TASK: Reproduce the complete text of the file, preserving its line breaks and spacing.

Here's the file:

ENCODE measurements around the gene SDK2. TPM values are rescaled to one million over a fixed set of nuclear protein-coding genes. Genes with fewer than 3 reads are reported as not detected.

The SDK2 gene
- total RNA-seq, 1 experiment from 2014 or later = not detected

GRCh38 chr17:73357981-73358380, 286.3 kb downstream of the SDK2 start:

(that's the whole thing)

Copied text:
ENCODE measurements around the gene SDK2. TPM values are rescaled to one million over a fixed set of nuclear protein-coding genes. Genes with fewer than 3 reads are reported as not detected.

The SDK2 gene
- total RNA-seq, 1 experiment from 2014 or later = not detected

GRCh38 chr17:73357981-73358380, 286.3 kb downstream of the SDK2 start: